21 February 2015, by Suneeta Kaimal and Alejandro González Arreola, Open Government Partnership.
This post was originally published on the Open Government Partnership website.
Mexico has a demonstrated track record of international leadership in the field of transparency. In 2002, Mexico pioneered a progressive and citizen-centered access to information law. Mexico created a new international standard for independent oversight with the establishment of the Federal Institute for Access to Information (Instituto Federal de Acceso a la Información Pública—IFAI), inspiring countries around the world to embark on similar reforms. Recognizing such innovation in openness, Mexico became one of eight founding countries of the Open Government Partnership (OGP) in 2011.
After joining OGP, Mexico continued to advance the openness agenda. Mexico expanded access to government services online and created digital democracy tools to make government actions and government spending more transparent. In 2013, Mexico provided constitutional autonomy to IFAI to enhance its authority at national, state and municipal levels, and broadening the remit of the right to information law to all private entities that receive public funds, including unions and political parties, among others. In 2014, Mexico assumed the position of lead co-Chair of OGP, with a commitment to “promoting transparency, fighting corruption and citizen empowerment.”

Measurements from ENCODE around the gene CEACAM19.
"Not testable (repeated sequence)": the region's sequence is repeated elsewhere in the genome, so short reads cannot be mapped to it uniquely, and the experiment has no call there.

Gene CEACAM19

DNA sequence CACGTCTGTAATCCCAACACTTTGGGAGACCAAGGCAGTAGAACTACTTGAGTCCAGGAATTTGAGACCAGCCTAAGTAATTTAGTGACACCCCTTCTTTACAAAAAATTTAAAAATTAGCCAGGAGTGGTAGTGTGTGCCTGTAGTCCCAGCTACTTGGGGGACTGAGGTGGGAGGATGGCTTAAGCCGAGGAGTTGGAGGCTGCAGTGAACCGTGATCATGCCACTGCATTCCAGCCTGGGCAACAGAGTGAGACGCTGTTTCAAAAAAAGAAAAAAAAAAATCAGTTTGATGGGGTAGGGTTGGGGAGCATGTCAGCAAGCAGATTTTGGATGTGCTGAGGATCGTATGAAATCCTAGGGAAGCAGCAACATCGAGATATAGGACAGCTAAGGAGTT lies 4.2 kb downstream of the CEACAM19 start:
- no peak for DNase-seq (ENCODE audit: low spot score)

One of the most compelling features of these constitutional reforms is that they embraced an unprecedented process of open parliament. Congress and civil society collaborated closely and the IFAI Commissioners were appointed in an open and public process. This same spirit of co-creation guided the elaboration of the General Transparency Law that regulates the application of the constitutional reform. The robust bill that was presented in December 2014 represented broad consensus among all key stakeholders.
However, during the past week, we have heard expressions of deep concern from Mexican civil society and IFAI commissioners regarding a last-minute set of changes to the bill proposed by the Federal Executive Branch that may undermine key progressive achievements reached by the recent constitutional transparency reforms.
As Civil Society Co-chairs of the Open Government Partnership, we share these concerns. We encourage the Mexican Government and Congress to seize this opportunity to re-confirm their proven record and commitment towards transparency, access to information and co-creation processes with civil society, as appropriate to their leadership of the OGP.
About the Authors
Suneeta Kaimal is the Deputy Director of the Natural Resources Governance Institute (USA) and Alejandro González Arreola is the Executive Director of GESOC, Gestión Social y Cooperación, A.C. (Mexico). They serve as Civil Society Co-chairs of the Open Government Partnership.
- Closing Remarks by President Enrique Peña Nieto of Mexico at the High Level Event of OGP in the margins of the General Assembly of the United Nations, September 24th, 2014.